The newspaper covers the Lebanese political movement, the essential activities of the Hanshak party, Armenian Diaspora news and local Armenian current events. It also focuses on analysis concerning local, regional and international political events.

Ararat also focuses on news from Armenia and its neighboring countries.

Zartonk newspaper

The Ramgafar party newspaper Zartonk appeared on the Lebanese newspaper scene the same year as Ararat in 1937.

It remained active as a daily until the end of 2006, when it scaled back distribution and then stopped publishing in a daily format in the end of 2007.

Zartonk re-launched in May 2008 on a semi-monthly basis, and in March 2009, it increased its publication to three issues per week.

Managing director of Zartonk, Sarkis Savrian told MENASSAT, “The real difficulties with our paper, in terms of publishing and distribution have mainly been political problems. But we’ve had major reshuffling of the administrative team over the years – as well as internal issues with the Ramgafar party,” although he wouldn’t elaborate on what those internal issues were.

Savrian said Zartonk issued an Arabic version of the newspaper between 2004 and 2007, and pledged by years end that they would resume republishing it. “We will also restart our daily publishing schedule again by the end of the year after a little more organizational restructuring,” he said.

It is worth noting that the new newspaper format has also begun publishing smaller editions and has been praised in the Armenian Diaspora for its international journalistic standards and lack of partisanship.

Like the rest of the Lebanese media, partisan reporting tends to dominate the editorial lens for what is published.

Voice of Van

The Armenian parties have continued to address Armenian general opinion through the newspapers, but in 1986, the domination of the newspaper as a medium in the Armenian community changed when a member of the Tashnak party established an independent radio station – the Voice of Van (a lake in ancestral Armenian land in eastern Turkey).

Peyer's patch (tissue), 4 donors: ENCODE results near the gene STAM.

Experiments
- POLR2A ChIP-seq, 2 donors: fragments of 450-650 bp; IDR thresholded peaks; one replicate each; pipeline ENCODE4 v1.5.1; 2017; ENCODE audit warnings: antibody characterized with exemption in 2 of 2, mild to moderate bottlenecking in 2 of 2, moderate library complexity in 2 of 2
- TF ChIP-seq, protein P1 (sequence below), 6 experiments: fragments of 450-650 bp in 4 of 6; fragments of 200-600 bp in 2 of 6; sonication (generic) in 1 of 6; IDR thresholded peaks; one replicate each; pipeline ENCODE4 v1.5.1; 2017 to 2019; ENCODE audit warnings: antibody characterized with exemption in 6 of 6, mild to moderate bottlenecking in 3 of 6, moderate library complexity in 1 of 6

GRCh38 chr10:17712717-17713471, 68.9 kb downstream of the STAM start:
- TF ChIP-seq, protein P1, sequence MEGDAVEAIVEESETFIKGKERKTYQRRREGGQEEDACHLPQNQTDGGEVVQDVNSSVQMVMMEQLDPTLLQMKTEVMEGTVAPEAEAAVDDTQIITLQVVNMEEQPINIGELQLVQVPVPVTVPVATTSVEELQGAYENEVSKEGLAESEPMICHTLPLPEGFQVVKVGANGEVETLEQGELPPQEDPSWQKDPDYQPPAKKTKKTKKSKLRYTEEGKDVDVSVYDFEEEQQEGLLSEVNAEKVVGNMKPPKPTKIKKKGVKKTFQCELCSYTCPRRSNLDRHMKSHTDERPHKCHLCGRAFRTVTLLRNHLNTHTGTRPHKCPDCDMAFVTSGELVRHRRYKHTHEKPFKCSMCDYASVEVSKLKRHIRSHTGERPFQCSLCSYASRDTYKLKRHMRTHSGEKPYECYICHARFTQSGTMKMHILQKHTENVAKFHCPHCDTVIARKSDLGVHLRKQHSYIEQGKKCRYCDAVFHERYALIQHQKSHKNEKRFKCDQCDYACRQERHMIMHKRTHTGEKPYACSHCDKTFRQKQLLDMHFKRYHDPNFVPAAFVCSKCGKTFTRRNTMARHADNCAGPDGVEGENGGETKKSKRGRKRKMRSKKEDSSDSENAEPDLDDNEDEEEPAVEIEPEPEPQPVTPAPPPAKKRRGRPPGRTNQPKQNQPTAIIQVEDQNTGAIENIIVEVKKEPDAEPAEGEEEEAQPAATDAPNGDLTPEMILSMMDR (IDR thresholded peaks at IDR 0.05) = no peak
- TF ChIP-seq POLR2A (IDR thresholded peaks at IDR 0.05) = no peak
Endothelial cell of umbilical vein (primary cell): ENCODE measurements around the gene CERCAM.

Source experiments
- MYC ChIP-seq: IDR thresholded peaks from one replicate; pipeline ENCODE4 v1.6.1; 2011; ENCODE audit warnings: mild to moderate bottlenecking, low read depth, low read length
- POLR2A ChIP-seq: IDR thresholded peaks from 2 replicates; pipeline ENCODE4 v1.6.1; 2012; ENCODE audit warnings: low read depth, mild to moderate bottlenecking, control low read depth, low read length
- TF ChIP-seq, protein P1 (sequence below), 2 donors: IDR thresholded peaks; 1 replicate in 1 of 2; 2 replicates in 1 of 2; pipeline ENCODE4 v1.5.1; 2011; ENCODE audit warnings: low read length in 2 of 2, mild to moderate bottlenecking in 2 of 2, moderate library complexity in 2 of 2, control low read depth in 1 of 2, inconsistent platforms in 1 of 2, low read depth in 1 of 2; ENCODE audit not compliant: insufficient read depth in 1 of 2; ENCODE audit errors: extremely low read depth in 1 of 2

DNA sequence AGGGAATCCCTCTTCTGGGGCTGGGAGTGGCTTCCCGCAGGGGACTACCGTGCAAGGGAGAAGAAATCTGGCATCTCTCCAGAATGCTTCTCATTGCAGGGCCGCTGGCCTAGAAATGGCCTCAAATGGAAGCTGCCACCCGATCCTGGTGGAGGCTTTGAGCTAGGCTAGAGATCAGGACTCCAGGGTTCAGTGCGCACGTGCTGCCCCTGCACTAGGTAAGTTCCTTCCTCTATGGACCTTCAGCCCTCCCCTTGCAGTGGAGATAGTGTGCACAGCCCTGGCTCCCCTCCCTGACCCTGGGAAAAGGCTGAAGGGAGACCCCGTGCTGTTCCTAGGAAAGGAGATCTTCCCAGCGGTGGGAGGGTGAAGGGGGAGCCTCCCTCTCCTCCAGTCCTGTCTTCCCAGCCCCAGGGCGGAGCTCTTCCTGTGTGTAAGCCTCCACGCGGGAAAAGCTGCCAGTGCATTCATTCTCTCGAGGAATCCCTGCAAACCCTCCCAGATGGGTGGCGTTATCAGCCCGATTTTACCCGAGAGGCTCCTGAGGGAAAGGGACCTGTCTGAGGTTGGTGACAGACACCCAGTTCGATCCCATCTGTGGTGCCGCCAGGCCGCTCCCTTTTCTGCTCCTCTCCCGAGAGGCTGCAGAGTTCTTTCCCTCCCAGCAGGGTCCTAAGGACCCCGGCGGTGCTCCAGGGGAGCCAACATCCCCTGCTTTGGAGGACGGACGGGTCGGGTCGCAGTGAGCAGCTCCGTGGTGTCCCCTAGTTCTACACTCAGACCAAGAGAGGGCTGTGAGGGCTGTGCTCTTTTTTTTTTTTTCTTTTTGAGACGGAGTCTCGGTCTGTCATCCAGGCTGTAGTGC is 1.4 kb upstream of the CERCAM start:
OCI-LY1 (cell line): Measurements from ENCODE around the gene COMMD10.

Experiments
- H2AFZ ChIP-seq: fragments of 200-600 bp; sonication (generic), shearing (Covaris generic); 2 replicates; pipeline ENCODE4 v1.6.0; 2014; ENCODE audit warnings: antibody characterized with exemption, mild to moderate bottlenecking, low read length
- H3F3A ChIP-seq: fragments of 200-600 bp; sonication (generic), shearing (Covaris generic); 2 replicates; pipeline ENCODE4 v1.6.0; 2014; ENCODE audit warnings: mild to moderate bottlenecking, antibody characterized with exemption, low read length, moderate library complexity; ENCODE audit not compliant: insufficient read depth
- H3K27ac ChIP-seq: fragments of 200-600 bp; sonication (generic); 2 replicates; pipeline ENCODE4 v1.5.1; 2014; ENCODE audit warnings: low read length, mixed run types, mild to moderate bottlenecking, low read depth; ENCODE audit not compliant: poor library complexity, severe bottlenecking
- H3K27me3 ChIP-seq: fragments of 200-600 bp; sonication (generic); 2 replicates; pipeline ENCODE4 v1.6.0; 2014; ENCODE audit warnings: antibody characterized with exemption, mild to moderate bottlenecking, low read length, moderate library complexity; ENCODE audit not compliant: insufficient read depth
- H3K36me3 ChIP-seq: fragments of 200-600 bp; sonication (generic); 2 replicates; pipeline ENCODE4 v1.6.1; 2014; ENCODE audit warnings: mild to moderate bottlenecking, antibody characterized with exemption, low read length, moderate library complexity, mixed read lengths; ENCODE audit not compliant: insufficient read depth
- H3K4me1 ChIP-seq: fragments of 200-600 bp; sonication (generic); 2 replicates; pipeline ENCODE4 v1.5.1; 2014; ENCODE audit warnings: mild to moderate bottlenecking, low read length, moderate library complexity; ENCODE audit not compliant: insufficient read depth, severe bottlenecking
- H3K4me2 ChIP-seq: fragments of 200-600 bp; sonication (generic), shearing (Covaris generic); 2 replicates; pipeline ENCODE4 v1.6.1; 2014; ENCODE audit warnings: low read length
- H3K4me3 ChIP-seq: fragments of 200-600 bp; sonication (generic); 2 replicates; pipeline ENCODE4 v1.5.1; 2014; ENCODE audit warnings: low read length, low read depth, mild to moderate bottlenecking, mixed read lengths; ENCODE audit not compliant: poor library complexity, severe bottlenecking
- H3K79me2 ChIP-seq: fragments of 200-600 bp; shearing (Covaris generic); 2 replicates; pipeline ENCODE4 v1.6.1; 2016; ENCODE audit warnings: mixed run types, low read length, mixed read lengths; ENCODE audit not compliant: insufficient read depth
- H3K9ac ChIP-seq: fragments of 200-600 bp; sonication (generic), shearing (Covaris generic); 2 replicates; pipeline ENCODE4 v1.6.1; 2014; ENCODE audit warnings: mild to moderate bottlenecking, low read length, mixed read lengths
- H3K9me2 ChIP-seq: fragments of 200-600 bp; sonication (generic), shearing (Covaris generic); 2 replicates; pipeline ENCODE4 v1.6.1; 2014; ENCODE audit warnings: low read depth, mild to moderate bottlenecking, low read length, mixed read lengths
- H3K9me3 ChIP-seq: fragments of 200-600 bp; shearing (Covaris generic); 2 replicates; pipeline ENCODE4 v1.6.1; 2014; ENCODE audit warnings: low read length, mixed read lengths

Two years later in 1988, the radio fell under the managerial control of the Tashnak party and became its official radio outlet.

This radio station is diverse with its political, cultural and social programs, in addition to the political programs about Armenian history and what concerns the Armenian cause as a whole.

It also broadcasts a daily program in Arabic treating political and cultural subjects important to Armenians.

Voice of Van remained an only child until the beginning of February 2008, when Sevan (a lake in the Armenian Republic) broke radio silence.

Sevan radio was considered the first non-partisan Armenian media outlet in Lebanon when it launched, but has slid increasingly towards the pro-government March 14 coalition, a political talk show programmer, Shiraz Jarhajian told MENASSAT.

During the street violence between Lebanon’s rival political camps in May 2008, militiamen aligned with the Hezbollah-led opposition, burned the offices of the radio station, and for one month after the cessation of violence and the signing of the May 2008 Doha peace accord the station was off the air.

In the summer of 2008, Sevan re-launched from an Armenian majority neighborhood in eastern Beirut.